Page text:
Slumdog Millionaire – Film Review

Update: Slumdog Millionaire nominated for 10 Academy Awards! Go to official Oscar site here.

slumdog1I settled into my seat in the Landmark Renaissance Place Cinema in Highland Park, Illinois expecting to see an interesting film set in India. I knew it was the story of an indigent young man from Mumbai who has a reversal of fortune through his performance on a television game show. I didn’t expect Slumdog Millionaire to be the serious and powerful film experience it turned out to be.

We are spectators, sometimes voyeurs, in the lives of Jamal (Dev Patel), his older brother Salim (Madhur Mittal) and Latika (Freida Pinto), a girl they encounter purely by chance. After a brutal episode of communal violence, the boys lose their mother and are on the run completely alone, save for Latika. They set up temporary residence in a city dump and are lured to an orphanage home by two men with cold bottles of Coca-Cola. The men teach the children to beg for coins in the street and both Jamal and Salim become proficient. Soon they discover that some of the children become disabled at the hand of these men and escape in the night on a train. Although they try, they fail in their effort to bring Latika along.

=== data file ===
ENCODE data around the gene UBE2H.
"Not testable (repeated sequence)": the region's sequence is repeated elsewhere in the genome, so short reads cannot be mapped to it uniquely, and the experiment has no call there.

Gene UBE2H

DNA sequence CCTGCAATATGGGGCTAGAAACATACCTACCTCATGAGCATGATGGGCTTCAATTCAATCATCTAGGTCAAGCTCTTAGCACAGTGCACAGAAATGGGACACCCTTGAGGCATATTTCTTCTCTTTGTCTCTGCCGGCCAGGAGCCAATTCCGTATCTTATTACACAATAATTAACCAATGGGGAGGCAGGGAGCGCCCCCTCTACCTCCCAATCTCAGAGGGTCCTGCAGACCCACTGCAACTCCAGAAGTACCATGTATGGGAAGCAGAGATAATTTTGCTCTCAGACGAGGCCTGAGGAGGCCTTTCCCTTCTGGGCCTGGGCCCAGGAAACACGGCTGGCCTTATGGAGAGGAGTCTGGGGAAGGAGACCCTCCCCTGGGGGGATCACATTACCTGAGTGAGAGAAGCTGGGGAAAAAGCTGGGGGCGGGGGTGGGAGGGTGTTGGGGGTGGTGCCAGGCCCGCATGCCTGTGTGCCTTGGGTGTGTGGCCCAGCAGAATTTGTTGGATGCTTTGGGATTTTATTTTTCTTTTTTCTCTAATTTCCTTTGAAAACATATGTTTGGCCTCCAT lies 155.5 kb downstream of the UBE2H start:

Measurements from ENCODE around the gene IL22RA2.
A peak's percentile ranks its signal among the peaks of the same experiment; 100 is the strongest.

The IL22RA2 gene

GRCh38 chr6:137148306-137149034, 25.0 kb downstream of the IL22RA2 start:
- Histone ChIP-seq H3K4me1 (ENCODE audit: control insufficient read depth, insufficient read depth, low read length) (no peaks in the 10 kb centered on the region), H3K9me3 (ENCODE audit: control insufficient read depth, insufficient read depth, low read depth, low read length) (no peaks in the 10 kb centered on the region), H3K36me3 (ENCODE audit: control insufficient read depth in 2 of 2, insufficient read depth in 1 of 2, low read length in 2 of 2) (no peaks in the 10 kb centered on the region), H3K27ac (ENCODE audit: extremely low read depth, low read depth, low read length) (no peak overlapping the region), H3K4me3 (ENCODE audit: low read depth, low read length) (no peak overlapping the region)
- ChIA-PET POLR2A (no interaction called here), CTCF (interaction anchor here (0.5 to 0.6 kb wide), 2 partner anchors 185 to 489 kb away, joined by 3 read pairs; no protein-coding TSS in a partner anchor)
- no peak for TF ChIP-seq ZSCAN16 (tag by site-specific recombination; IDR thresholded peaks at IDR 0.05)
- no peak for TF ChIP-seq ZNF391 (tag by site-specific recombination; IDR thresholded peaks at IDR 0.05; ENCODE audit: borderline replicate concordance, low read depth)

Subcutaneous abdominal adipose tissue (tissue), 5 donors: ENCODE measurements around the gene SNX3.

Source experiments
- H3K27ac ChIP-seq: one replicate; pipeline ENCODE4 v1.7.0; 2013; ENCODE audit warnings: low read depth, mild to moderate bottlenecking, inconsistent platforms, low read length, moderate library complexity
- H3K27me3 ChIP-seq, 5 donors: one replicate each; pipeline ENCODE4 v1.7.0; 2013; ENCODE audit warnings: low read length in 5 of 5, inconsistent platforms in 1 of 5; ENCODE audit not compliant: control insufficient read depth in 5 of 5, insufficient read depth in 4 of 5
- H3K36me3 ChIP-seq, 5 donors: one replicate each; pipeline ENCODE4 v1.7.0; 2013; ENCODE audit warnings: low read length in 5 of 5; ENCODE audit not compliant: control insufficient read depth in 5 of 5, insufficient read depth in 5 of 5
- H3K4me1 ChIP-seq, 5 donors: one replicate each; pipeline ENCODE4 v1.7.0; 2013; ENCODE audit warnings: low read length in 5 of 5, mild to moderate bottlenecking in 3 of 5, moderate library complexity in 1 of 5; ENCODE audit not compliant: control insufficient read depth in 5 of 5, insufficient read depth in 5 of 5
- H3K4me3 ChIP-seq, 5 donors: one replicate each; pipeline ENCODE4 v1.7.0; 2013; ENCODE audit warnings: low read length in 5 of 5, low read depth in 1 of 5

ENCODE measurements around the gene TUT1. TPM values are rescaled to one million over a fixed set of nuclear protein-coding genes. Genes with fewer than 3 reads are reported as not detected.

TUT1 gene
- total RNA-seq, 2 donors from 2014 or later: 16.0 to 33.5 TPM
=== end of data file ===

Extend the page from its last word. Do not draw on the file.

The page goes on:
The boys learn the grifter trade quickly and steal from tourists who visit the Taj Mahal. They get in deeper and deeper, when something happens that cannot be undone in their effort to reclaim Latika. The brothers’ relationship sours as Salim asserts his place as the elder and casts out Jamal to be with the girl. Over time Jamal finds Latika and his brother again, but is unable to pry her away from life in the underbelly. Jamal lands an opportunity to be a contestant on the most popular TV show in the country, Who Wants to be a Millionaire. He believes that she will be watching, and might make a getaway on her own.

Director Danny Boyle (Trainspotting) draws us into Jamal’s life though the questions that are asked on the show. Each question triggers a scene from Jamal’s life that advances the story as well as provides the answer to the question. Is it luck or fate that these particular questions are chosen? Jamal progresses further than any one ever has and is arrested on suspicion of cheating. The police inspector walks him through every question via a video tape and asks him to explain how he would know the answer. Jamal has a believable story and is released to return to the show for one more all or nothing question.

slumdog2Mr. Boyle captures the frenetic movement of India during day, night, bright color and muted darkness. Movement and music are his grammar. We see Jamal’s tin-topped slums transform into soaring high rises as India takes its place on the world stage. This financial progressiveness is what gives Jamal his fairy tale chance.

The performances are strong where they need to be; Jamal, Latika and the game show host, Prem Kumar (Anil Kapoor) are the pivotal characters and do a splendid job of keeping the audience guessing and propelling the story forward. There are an array of locations and settings, all well lensed and nicely edited into a rich quilt of a story.